Lego opens giant China facility; relies on solar energy to power it


Danish toy maker Lego Group recently inaugurated its mammoth a 165,000 sq m-factory in Jiaxing, China, to cater to China and Asia. The investment amounts to a three-digit million Euro figure.

The group also owns and operates factories in Denmark, Hungary, Mexico and the Czech Republic.

The factory in Jiaxing currently employs more than 1,200 people, and is expected to produce between 70 and 80% of all Lego products sold in Asia.

Jørgen Vig Knudstorp, President/CEO said, “We have built a state-of-the-art factory in Jiaxing that adheres to the same global production standards as our factories across the world.”

The Jiaxing factory has a high focus on integrating sustainable solutions from recycling and reusing waste and water to minimising the energy consumption, the firm says. Thus, it will install solar panels, reducing CO2 emissions by more than 4,000 tonnes/year.

Almost 20,000 solar panels will be installed on the roof during the coming months and when it is fully operational in the summer of 2017. The panels will produce almost six gigawatts/year – equivalent to the electricity use of more than 6,000 Chinese households. The solar panels will provide approximately 7% of the factory’s total electricity consumption – or enough to run 76 moulding machines.

The investment in solar panels in China follows the group's investments in offshore wind farms off the coasts of Germany and the UK in recent years – investments that will support the ambition of balancing the Lego's total energy consumption with renewable energy by 2020.

“We want to reduce the impact we have on the planet when making Lego products. Our investments in renewable and clean wind energy as well as the solar panels at the factory in Jiaxing are important additions to the many other initiatives we are already taking globally to reduce our impact on the environment,” says Tim Brooks, Vice President, Environmental Sustainability at the Lego Group.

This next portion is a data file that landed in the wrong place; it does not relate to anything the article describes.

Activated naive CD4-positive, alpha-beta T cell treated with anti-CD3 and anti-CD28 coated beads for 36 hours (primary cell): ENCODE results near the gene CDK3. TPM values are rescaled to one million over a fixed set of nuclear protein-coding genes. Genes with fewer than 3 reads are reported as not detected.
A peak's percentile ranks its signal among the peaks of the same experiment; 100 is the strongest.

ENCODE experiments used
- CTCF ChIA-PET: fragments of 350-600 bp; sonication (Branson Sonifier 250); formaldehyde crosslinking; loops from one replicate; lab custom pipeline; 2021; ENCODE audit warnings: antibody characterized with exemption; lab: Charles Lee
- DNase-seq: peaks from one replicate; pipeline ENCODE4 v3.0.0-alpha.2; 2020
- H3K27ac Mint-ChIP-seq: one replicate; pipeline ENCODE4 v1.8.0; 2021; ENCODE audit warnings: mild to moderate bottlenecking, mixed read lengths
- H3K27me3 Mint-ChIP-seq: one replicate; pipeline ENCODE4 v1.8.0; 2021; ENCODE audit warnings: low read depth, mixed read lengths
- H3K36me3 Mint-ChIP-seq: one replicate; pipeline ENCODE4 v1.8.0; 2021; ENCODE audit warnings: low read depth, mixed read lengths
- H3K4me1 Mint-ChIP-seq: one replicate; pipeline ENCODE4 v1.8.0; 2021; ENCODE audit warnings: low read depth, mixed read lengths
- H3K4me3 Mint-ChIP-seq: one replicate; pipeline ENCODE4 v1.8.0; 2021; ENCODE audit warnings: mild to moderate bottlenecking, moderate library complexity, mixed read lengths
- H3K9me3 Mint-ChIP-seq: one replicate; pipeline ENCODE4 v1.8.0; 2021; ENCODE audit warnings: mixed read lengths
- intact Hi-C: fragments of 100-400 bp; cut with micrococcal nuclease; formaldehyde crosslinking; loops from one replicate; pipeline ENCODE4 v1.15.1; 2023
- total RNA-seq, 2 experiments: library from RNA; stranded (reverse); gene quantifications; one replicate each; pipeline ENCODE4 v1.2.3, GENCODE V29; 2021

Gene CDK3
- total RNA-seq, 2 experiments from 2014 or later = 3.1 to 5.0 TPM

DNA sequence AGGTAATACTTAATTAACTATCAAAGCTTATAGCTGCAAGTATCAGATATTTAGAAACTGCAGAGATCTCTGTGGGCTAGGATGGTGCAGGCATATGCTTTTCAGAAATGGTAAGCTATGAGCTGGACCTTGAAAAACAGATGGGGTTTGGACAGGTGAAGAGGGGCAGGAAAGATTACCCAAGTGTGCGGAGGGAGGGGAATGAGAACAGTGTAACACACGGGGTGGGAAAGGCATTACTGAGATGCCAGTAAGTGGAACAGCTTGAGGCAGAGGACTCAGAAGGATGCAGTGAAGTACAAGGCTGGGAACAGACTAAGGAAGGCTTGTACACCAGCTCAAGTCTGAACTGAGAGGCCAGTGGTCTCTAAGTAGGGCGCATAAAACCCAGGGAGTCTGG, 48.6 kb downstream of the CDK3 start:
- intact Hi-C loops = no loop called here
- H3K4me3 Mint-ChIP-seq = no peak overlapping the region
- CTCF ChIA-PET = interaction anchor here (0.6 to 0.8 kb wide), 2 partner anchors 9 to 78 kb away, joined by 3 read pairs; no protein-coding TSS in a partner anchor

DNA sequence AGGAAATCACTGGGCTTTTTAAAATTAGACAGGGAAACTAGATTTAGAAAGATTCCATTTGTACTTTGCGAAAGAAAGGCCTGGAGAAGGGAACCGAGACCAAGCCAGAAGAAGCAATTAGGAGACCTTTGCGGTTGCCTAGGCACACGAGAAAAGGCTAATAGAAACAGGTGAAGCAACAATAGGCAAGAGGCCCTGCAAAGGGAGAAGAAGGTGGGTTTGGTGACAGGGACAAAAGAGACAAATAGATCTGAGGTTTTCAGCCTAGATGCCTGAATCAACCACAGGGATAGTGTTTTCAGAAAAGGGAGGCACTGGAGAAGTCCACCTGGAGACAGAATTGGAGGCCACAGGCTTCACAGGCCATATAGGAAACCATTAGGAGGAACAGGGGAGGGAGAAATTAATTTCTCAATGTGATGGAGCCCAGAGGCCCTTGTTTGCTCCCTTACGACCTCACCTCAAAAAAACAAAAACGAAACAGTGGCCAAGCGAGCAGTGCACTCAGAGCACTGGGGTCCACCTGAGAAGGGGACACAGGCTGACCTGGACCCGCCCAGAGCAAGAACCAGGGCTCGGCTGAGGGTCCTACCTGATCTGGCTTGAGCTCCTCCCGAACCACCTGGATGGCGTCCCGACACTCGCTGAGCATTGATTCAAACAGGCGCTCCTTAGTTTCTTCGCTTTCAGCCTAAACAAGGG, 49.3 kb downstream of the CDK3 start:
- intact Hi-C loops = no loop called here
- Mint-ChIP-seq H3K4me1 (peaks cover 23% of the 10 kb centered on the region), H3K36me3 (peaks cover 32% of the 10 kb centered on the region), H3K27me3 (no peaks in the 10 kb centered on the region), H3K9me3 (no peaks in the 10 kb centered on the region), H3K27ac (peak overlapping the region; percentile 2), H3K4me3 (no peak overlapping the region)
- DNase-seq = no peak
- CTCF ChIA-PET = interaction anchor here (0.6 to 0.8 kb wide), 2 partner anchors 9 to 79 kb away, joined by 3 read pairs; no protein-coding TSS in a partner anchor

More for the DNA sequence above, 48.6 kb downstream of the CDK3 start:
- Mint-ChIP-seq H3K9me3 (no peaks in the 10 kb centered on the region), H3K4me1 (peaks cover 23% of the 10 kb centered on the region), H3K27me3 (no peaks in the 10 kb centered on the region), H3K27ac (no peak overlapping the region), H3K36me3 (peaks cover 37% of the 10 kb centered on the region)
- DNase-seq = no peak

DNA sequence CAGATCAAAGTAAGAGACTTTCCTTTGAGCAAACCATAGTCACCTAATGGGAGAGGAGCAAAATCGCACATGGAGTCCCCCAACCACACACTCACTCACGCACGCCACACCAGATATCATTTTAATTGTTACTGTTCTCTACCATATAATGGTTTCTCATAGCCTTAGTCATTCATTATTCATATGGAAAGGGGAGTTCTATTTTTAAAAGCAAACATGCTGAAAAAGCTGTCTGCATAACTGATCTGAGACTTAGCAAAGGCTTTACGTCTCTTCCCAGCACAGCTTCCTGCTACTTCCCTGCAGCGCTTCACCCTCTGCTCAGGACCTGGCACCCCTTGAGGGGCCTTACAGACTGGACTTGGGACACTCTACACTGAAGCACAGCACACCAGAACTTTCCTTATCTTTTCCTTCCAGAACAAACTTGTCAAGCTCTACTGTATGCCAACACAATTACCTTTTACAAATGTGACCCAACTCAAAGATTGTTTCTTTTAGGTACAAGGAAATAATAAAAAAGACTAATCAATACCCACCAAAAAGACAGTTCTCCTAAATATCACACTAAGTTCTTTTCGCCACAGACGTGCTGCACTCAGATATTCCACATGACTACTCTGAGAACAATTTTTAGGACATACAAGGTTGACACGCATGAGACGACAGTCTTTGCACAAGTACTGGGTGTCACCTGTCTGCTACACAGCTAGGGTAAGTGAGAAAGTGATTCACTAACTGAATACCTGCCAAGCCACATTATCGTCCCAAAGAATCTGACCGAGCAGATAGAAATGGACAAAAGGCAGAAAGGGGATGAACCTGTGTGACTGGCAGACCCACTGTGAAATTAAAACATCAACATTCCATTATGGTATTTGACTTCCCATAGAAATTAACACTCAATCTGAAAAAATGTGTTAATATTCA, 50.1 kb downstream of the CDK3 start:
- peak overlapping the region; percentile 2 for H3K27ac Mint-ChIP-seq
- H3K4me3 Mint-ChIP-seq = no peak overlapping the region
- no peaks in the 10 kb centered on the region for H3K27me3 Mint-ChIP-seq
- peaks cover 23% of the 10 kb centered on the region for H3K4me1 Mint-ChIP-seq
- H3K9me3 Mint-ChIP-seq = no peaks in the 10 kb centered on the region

“The panels cover an area equivalent to more than five football fields – the maximum number possible given the roof layout and need for access,” says Tim Brooks.

The Jiaxing factory also has 100% LED lighting, twice the required level of insulation, solar thermal panels to generate hot water for washrooms, efficient moulding machines, use of rainwater for irrigation, and electric vehicles for on-site transportation.

As an example, over the course of the last three years the amount of energy used to manufacture a Lego brick has reduced by 16%, says the firm. The ambition for 2016 is a further 2.5% reduction.

The company set up its Sustainable Materials Centre in 2015. The centre aims to deliver on the group’s ambition of ensuring that all raw materials used for manufacturing LEGO products, including packaging, are sustainable by 2030.

Every Lego product starts its life in the headquarters in Billund, Denmark, where more than 250 designers representing 35 nationalities develop hundreds of new play experiences every year, according to the company.

It takes between one to four years for a new Lego product to complete the journey from design concept to stores around the world.

Early this year, the company said sales growth was particularly strong in both Europe and Asia with both regions achieving high double-digit growth, while sales development in the Americas region was flat year over year.


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